(Reprinted from HKCER Letters, Vol. 5, November 1990) 


On the Privatization of Public Housing

Alan K.F. Siu


An Ad Hoc Committee of the Housing Authority issued a consultative pamphlet on October 18, 1990 detailing its views on how to implement the Authority's proposal of selling some rental units to sitting tenants. Rather than taking a courageous stand in recommending the privatization of all public rental units, which will create an enormous amount of wealth, the Committee adopts a timid approach.

Three thousand to 4000 housing units from a couple of housing estates of around five years old will be selected as a pilot plan. Each tenant in these estates will be offered a choice to buy his flat at a discount off of the imputed market rate. However, the sale offer is conditional on more than 50 percent of the tenants of a block opting to buy; otherwise there will be no sale.

The 50 percent cutoff point is not chosen arbitrarily. It enables the Authority to withdraw from the management of sale blocks. The Committee envisages management problems in the mixed tenure situation arising from the divergence of interests between owner-occupiers and tenants. With the 50 percent cutoff point, the Authority can assume the role of a passive minority owner, and just follow the dictate of the majority owners.

To protect their investment, owner-occupiers will want their buildings properly maintained. They will want to spend more money on improvement and repairs. The Authority plans to pass the extra costs onto its tenants. Those who do not want to pay will be booted out and moved to other units with no such improvement. Eviction of tenants will destroy overnight the public image of the Authority as the guardian angel of the right to decent housing that has been carefully nurtured over years. The Authority would not want to squander such a precious asset. Very likely, it will be forced to shoulder the greater part of any improvement cost. Furthermore, will the Authority resist carrying out the same improvement for other public housing units? We can look forward to bigger budgets for the Authority in the years to come.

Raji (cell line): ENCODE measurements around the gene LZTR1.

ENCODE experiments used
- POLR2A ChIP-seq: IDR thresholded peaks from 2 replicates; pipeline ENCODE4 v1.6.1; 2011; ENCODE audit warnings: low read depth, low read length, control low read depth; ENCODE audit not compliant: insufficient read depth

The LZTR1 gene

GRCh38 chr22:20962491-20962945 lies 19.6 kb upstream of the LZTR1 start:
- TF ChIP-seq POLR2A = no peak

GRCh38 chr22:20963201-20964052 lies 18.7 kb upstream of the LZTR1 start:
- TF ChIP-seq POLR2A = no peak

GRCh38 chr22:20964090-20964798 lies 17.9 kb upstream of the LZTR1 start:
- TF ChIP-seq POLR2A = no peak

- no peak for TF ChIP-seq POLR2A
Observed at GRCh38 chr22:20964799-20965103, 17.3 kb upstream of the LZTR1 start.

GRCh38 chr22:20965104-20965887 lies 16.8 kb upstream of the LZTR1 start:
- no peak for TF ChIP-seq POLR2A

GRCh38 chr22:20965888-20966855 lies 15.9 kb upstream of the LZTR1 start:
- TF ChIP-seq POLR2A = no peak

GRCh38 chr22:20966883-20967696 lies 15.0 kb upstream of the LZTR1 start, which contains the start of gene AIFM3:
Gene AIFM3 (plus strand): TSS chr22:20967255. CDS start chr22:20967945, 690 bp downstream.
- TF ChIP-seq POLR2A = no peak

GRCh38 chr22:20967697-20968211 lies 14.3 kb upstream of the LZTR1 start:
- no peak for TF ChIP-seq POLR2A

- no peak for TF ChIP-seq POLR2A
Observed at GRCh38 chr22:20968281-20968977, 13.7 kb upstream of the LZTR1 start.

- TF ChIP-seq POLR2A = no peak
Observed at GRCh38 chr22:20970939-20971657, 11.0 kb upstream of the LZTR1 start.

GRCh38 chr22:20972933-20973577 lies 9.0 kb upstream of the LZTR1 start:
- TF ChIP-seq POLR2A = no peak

After buying his flat, the tenant-turned-owner does not have exclusive right over his property. During the first five years of ownership, an owner can only sell his flat back to the Authority at the price he paid for it. Within five to ten years, the Authority commits to buy back the flat at the current price of flats under the sale scheme. After ten years, the owner can sell his property on the open market, but he has to pay the updated value of his original discount to the Authority.

The resale restrictions make the sale offer less attractive from an investment point of view. There cannot be any capital gains in the first five years. After that, the amount of gains depends on the Authority's uncertain pricing policy, and then after ten years, on the amount of tax collected in the guise of updated value of the original discount. More importantly, given these restrictions, a buyer receives no compensation for giving up his tenancy right.